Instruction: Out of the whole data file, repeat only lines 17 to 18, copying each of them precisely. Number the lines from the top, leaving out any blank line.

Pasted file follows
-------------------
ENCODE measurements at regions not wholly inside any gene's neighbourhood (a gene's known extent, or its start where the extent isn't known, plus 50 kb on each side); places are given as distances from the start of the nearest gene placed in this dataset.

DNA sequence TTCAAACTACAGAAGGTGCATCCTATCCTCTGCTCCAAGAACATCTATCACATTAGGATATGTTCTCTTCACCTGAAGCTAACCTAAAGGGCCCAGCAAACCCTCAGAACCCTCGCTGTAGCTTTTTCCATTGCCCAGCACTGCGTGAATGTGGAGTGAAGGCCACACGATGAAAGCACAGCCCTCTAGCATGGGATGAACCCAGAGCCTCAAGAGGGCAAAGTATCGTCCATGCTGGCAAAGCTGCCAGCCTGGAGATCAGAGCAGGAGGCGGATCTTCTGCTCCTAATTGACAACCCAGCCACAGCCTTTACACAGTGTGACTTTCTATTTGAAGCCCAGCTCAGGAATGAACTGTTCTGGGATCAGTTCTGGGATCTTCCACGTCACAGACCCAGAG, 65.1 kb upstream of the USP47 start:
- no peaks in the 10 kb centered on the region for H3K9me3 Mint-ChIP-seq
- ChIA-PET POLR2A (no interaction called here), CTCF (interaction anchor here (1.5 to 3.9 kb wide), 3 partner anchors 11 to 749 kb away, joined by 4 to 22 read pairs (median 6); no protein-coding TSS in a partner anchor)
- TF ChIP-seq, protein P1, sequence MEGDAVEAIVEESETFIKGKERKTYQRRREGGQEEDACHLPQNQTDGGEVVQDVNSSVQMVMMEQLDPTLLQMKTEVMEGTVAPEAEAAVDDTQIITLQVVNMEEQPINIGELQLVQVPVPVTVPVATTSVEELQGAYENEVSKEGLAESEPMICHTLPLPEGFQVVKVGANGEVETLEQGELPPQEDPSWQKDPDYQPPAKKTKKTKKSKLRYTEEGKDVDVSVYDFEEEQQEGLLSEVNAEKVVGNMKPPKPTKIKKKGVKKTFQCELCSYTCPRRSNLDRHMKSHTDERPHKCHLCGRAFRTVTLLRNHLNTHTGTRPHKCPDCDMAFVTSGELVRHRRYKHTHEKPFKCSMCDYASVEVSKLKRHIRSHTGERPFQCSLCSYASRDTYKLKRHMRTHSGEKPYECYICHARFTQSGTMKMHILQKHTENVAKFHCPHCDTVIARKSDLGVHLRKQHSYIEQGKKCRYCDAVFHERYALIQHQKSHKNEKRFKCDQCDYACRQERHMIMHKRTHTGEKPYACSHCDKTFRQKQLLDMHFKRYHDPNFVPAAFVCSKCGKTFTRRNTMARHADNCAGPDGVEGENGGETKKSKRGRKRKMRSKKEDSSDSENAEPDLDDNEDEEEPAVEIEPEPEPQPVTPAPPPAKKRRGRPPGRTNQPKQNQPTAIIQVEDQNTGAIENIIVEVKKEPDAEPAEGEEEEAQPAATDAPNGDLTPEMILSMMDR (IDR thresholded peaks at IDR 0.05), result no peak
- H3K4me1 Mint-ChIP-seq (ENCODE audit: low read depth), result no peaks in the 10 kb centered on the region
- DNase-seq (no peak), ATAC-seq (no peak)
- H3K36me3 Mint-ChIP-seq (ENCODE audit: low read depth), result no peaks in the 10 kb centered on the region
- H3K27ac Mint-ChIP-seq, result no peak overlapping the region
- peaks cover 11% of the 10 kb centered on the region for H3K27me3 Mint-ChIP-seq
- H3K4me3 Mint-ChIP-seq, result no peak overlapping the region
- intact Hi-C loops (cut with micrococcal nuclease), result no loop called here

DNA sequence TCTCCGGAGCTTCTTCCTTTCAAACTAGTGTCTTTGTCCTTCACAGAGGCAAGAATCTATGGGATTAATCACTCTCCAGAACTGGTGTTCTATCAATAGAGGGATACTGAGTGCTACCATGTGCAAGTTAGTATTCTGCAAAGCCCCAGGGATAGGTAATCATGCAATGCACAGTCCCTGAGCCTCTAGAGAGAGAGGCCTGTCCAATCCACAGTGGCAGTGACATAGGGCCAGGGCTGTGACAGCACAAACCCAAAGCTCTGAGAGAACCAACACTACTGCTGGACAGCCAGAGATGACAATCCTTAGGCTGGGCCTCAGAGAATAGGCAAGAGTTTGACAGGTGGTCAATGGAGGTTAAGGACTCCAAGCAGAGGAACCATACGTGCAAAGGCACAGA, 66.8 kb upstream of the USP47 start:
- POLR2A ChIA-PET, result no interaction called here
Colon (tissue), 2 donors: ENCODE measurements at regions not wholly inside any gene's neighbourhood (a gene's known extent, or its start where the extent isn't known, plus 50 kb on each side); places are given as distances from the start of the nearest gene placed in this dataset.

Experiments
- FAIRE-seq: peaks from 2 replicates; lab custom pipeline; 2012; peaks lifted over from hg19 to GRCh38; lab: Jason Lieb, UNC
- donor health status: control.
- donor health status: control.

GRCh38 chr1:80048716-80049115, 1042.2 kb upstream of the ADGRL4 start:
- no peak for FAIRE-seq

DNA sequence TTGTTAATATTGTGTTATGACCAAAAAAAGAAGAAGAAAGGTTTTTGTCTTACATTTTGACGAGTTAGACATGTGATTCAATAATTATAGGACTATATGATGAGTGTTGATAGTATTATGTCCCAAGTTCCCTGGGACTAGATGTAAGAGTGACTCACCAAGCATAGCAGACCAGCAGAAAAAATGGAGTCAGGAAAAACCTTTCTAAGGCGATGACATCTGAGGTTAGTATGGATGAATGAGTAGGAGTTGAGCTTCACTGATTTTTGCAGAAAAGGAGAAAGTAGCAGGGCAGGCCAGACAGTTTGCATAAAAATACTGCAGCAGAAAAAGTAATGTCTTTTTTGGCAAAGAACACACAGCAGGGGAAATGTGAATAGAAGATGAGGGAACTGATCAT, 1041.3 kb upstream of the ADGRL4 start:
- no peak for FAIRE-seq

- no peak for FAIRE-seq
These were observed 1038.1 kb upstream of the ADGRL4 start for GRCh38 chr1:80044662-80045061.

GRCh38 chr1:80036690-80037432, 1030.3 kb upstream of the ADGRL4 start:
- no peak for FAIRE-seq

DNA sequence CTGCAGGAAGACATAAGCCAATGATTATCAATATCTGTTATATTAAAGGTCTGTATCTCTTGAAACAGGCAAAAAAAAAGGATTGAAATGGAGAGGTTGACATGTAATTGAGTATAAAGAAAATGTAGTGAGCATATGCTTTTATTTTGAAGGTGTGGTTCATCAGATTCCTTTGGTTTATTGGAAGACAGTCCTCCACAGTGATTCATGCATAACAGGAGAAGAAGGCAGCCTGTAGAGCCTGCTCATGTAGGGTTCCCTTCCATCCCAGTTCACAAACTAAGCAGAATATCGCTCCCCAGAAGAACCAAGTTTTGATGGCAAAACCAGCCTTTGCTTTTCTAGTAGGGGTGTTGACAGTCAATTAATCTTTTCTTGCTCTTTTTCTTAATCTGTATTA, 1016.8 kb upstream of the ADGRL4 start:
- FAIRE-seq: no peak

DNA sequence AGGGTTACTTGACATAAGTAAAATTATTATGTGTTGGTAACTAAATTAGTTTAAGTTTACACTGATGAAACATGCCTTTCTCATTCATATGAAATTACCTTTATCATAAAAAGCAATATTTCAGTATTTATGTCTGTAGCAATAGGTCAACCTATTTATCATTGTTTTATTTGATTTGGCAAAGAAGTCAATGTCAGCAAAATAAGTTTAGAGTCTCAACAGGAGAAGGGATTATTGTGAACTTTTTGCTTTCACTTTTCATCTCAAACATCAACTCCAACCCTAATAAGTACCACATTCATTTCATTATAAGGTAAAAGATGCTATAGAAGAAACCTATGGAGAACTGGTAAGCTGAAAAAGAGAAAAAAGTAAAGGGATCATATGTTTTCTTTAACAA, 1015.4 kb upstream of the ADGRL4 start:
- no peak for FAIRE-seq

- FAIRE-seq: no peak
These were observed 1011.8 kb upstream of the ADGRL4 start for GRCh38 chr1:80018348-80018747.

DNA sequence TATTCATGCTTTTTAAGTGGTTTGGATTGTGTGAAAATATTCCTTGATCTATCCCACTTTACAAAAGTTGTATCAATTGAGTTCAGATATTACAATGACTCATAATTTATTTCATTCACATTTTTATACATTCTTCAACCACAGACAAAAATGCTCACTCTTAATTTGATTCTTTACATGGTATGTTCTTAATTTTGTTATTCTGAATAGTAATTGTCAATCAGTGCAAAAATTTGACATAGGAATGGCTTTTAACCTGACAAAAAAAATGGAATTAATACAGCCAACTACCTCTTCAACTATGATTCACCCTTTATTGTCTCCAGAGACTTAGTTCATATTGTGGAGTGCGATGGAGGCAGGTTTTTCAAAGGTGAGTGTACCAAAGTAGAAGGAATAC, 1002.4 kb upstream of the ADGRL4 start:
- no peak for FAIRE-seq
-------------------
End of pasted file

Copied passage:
- FAIRE-seq: peaks from 2 replicates; lab custom pipeline; 2012; peaks lifted over from hg19 to GRCh38; lab: Jason Lieb, UNC
- donor health status: control.